Along with these basic resources, Blue Letter Bible has some unique offerings. One I could spend a year on (and maybe one day will) is the ‘Put Off…Put On’ page. This page lists more than 70 traits believers are to put off and put on – with references, of course! It makes a great launching pad for some in-depth character traits study!
Just one more resource on this site I want to mention. Blue Letter Bible has an overview and outline for each book of the Bible from two wonderful scholars: J. Vernon McGee and John MacArthur. This introductions page is a great place to start when doing a book study.
The stepbible.org site has one specific feature I love! If you hover your mouse over a word in a passage, at the bottom of the page a short definition will come up. And if you click on the word, a more detailed definition comes up on the right, along with a link you can click to find every use of that word in the Bible. Love it!! So much easier than the Strong’s interface on Bible Study Tools.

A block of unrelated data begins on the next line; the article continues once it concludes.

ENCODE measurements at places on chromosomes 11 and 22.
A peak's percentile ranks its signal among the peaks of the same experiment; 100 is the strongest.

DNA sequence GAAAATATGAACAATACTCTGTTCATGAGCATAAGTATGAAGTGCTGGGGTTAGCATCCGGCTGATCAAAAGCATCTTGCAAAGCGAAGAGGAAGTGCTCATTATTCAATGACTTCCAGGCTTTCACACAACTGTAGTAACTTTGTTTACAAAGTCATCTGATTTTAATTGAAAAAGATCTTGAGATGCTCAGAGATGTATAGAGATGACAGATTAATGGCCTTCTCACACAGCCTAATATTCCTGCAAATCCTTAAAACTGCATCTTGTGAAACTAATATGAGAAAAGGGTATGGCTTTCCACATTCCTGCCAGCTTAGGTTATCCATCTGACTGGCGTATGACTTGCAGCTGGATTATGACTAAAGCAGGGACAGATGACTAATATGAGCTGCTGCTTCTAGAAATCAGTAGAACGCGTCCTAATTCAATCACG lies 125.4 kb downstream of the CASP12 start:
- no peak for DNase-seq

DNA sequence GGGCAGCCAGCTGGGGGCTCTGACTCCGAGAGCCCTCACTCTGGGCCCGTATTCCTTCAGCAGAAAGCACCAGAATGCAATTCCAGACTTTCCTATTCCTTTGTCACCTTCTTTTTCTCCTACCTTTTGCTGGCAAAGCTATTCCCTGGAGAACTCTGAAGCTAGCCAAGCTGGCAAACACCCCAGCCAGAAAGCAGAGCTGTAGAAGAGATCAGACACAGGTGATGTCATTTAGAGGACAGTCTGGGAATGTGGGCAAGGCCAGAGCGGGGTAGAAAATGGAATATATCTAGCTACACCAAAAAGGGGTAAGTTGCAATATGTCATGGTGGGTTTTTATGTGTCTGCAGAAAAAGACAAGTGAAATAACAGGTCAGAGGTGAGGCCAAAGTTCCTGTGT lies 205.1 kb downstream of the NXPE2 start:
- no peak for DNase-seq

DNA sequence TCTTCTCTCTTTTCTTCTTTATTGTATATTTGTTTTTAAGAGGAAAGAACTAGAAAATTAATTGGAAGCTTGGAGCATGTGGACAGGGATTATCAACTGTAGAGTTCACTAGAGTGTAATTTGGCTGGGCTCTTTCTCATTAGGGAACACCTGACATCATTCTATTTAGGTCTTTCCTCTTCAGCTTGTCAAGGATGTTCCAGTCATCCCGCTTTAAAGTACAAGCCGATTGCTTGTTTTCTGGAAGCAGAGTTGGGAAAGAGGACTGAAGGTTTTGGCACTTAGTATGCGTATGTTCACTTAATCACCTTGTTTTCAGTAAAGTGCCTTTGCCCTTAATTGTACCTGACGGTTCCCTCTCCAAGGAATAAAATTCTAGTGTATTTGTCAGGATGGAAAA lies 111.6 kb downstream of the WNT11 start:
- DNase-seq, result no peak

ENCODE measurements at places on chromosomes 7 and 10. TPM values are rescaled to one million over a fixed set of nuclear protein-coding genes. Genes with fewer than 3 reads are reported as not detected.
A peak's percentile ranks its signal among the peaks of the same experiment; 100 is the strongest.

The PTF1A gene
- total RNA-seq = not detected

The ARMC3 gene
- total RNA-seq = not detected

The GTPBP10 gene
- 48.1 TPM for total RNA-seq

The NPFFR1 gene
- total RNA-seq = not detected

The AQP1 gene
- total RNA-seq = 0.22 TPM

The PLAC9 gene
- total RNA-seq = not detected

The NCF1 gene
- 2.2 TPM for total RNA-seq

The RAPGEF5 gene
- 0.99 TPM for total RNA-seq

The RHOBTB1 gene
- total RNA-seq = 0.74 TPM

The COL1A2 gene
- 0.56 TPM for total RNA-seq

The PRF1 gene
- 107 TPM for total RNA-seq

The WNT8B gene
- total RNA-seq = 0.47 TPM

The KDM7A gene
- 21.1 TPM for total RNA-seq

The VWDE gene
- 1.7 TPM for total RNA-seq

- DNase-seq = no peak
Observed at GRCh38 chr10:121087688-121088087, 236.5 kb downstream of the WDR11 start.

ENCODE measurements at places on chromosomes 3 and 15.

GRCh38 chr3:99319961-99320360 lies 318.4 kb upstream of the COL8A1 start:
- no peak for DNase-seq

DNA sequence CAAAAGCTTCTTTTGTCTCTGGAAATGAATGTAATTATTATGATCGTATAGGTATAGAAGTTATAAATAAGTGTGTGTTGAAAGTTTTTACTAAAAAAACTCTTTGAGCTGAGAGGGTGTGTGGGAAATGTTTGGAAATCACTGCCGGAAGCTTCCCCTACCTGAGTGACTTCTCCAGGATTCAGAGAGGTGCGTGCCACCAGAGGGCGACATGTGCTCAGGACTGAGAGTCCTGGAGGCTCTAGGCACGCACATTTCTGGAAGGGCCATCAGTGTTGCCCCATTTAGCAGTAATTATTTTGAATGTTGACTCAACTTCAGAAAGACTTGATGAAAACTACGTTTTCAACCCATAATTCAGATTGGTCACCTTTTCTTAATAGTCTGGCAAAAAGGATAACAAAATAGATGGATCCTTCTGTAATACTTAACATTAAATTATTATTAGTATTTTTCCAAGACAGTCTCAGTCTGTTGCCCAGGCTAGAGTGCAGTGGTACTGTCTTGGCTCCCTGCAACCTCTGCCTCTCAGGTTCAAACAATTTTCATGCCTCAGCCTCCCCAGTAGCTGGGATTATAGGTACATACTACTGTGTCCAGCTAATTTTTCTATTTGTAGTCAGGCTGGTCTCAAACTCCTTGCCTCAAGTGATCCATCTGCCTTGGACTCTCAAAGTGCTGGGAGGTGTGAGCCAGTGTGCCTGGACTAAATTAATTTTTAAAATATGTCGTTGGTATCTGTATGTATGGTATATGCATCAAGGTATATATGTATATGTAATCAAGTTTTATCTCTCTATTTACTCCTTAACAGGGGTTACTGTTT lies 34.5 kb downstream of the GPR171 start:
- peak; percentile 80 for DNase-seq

The interface, like that for Blue Letter Bible, could be better. But it is so easy to to find definitions, meanings, and cross-references that it definitely deserves a look-see. On the upper-right of the page is a 3-dot menu – which will provide you with instructions and video guides. Very useful!
Other Online Bible Study Tools to Explore
This list could be a million miles long, so I’ve just picked a few sites to share. Every ministry today has its own site, so if you’re a fan of an author or ministry – check out what they offer as well. There are plenty of websites I enjoy that are not included! Just explore.